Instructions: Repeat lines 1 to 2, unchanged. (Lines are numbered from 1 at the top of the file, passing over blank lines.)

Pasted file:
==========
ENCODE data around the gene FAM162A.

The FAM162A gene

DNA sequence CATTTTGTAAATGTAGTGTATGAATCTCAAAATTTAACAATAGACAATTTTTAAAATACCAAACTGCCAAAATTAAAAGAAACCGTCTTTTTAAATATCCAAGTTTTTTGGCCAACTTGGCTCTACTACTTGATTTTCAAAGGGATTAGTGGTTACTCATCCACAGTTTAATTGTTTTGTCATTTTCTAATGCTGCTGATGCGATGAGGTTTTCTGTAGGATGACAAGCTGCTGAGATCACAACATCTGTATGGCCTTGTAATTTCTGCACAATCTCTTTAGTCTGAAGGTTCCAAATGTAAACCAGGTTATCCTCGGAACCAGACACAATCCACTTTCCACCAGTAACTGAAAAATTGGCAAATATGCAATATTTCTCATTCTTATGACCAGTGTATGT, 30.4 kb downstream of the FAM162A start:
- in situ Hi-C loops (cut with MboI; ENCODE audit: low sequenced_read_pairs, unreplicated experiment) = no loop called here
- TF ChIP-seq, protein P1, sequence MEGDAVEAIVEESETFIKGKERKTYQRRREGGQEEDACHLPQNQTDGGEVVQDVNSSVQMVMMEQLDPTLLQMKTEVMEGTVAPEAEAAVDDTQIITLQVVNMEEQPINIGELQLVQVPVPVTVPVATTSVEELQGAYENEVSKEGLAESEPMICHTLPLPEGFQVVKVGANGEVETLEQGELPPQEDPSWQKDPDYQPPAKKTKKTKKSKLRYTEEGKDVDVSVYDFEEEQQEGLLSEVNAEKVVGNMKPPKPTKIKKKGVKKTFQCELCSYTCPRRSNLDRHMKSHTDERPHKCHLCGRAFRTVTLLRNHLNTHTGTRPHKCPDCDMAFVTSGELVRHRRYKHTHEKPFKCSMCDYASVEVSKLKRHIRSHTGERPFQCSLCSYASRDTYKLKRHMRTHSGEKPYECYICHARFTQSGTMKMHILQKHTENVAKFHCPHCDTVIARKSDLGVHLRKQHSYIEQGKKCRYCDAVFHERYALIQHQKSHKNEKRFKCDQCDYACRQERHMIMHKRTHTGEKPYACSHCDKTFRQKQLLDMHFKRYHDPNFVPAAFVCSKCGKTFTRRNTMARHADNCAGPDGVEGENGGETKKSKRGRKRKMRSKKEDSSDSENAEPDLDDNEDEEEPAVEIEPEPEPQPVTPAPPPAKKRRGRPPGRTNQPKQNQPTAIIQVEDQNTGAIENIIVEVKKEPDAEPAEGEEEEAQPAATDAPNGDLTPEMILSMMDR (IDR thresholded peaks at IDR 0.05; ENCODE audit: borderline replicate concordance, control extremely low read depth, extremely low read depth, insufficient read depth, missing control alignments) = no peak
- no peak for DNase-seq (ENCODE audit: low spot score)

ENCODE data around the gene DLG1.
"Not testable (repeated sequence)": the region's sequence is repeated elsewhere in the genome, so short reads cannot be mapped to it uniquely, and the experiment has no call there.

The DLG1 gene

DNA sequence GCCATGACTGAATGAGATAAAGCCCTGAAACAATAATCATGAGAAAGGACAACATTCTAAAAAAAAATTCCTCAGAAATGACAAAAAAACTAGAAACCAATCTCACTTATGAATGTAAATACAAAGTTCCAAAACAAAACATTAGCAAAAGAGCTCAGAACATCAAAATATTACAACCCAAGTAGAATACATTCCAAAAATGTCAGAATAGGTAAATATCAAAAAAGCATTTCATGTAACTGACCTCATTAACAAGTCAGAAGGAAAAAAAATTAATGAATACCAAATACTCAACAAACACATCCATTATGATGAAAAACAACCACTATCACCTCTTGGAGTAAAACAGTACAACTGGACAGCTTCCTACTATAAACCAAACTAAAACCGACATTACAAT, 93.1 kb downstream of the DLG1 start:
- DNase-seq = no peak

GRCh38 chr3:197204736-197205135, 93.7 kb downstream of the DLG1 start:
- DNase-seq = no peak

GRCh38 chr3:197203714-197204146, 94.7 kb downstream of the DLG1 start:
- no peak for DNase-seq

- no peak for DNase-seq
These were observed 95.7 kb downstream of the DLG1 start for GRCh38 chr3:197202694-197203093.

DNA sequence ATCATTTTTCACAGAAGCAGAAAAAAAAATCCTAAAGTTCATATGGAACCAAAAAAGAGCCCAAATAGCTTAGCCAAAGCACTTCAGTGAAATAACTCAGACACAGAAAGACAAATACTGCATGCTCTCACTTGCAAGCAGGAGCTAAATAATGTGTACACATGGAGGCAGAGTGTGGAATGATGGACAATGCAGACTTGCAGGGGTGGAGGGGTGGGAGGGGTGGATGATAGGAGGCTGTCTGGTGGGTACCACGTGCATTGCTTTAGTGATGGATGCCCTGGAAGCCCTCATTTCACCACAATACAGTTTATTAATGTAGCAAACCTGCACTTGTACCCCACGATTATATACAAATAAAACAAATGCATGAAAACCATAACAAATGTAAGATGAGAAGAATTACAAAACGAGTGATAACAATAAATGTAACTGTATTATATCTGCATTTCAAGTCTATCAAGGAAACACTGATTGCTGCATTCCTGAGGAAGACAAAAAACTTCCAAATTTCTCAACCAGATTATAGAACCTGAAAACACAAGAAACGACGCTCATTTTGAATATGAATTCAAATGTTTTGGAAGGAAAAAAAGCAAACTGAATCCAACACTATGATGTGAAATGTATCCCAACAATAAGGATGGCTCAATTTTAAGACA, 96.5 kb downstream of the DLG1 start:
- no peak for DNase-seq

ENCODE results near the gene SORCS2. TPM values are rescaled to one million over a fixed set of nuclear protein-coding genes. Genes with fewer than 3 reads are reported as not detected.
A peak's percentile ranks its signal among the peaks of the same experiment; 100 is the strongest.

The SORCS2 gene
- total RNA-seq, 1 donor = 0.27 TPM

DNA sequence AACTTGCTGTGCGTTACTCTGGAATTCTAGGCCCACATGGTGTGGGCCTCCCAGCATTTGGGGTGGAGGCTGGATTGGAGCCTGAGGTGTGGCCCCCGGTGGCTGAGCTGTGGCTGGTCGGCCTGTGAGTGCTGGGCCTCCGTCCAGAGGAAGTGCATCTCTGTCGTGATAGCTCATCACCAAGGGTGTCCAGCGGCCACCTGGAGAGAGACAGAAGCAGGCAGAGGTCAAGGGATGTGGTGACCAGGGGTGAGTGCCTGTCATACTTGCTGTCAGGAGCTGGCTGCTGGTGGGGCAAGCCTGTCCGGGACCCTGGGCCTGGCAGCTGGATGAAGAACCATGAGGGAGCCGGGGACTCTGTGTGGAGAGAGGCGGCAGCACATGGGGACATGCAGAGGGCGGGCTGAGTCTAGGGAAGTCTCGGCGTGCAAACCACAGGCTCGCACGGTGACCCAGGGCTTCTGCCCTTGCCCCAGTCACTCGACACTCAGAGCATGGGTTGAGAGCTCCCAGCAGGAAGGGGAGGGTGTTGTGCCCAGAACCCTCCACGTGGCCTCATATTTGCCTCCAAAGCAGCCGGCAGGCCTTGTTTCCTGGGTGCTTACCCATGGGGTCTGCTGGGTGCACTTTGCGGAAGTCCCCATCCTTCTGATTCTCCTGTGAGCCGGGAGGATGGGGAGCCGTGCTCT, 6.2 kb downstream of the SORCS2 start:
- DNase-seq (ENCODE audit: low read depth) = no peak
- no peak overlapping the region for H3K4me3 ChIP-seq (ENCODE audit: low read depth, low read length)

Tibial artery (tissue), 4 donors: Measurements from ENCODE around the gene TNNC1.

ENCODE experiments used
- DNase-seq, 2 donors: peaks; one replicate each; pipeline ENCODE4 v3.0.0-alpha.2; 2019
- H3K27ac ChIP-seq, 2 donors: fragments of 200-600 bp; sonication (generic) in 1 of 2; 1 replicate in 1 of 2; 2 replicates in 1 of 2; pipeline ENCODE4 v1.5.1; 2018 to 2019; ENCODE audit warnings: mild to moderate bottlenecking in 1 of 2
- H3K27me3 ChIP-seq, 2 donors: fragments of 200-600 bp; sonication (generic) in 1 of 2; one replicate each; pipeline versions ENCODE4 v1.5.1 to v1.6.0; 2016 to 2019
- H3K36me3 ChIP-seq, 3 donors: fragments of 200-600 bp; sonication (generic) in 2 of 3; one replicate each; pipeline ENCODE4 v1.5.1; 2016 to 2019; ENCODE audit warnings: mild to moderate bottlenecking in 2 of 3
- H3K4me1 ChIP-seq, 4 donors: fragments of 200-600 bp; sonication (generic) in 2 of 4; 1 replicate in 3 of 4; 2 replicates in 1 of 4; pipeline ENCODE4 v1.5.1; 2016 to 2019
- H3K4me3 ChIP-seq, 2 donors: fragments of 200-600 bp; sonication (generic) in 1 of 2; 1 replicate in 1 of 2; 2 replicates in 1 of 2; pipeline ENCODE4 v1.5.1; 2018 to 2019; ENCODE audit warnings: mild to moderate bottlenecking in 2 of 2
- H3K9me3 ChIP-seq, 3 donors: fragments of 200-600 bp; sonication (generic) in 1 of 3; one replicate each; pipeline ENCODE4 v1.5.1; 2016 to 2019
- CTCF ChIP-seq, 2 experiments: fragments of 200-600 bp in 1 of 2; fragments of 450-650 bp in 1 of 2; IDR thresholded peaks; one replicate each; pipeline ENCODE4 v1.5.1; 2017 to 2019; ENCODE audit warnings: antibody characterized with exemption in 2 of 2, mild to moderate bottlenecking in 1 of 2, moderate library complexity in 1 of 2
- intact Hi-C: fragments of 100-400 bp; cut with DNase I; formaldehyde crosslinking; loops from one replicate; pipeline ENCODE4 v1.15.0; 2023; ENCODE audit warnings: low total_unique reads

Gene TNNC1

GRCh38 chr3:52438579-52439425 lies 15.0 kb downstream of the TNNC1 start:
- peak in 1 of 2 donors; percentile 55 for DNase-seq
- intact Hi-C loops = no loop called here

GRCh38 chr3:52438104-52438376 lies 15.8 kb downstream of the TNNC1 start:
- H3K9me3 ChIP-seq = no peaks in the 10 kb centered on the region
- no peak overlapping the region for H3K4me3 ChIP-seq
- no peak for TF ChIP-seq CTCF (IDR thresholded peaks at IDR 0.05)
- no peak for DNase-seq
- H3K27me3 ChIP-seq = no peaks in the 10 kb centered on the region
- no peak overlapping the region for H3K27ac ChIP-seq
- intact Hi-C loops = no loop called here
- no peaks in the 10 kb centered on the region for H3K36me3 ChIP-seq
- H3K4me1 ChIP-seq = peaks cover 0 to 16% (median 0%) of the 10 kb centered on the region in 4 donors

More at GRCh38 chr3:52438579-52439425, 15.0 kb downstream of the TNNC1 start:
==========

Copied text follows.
ENCODE data around the gene FAM162A.

The FAM162A gene